It's against that background the Club Players' Association (CPA) has been formed, carrying a mission statement that it "intends to be the voice of the club player, protecting their well-being by delivering an unchangeable meaningful fixtures programme within a shorter season for every club player."

How successful the new organisation will be remains to be seen but the fact that it has been founded underlines the deep sense of neglect that club players feel.

It was well-articulated by Declan Brennan, a former Monaghan selector and one of the main driving forces behind the CPA.

"We don't necessarily see ourselves setting something up in stone for years ahead. It's more to identify the problems at the moment, and put forward what we think should be done. If we're not listened to, we feel from talking to people that there is player power on the club scene, and we'll try to do something about it.

"We need to help the administrators in Croke Park, who have so much bureaucracy and red tape to go through that they can't manage it.

"It has to come from the players themselves. They have to drive this over the line. They want time off, and they want to play football at decent times of the year.


"I see no difference between club and county players - they're all putting in the same effort and deserve the same respect," he said.

Nobody can dispute a single word of his analysis, which makes the need for the CPA perplexing.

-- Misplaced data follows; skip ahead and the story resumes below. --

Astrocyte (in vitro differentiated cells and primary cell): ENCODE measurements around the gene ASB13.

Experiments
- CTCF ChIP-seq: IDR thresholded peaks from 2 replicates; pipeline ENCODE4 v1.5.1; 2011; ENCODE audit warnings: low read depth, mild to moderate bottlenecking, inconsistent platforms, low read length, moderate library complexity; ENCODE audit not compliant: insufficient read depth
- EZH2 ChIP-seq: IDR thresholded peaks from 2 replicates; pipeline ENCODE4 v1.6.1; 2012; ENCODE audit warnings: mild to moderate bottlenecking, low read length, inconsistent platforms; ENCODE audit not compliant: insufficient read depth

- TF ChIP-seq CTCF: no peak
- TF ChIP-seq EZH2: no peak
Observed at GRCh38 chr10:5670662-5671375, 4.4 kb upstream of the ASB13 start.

Why if players and administrators accept that there's a problem with club schedules can't a solution be found, without the requirement to form a lobby group?

Obviously, the solution would come in different fits and sizes across various counties but there's no reason why more streamlined programmes cannot be devised everywhere.

It's ironic that Down should find itself with a club row since, other than Kilkenny, they were the only county to complete their senior football championships by the end of September.

The vast majority were played from the second Sunday of October onwards.

Quite why so many counties, especially those eliminated the All-Ireland race between the end of June and the end of July, are completing their championships so late remains a mystery.

Traditionally, the second Sunday in September was busy with county final action but that has changed in recent years for no obvious reason.

Most counties have long idle spells throughout the summer, with the county team holding up club programmes for as long as they remain in the All-Ireland race.

It appears no gap is too wide, as typified in Mayo this year where a round of senior club championship fixtures, fixed for the last Sunday in August, was deferred in order to give the county team four full weeks to prepare for the All-Ireland final against Dublin.

The replay further delayed the Mayo championship, resulting in the eventual winners, Castlebar Mitchels, playing on six successive weekends - a demanding schedule that may have impacted on them when last Sunday's Connacht semi-final clash with Corofin went to extra-time.

Obviously, the delay caused by the All-Ireland final replay was unavoidable but was it really necessary to have four weeks free of club activity before the first clash with Dublin?

As happens in so many counties, it showed that the county team gets priority, irrespective of the damage inflicted on the club game.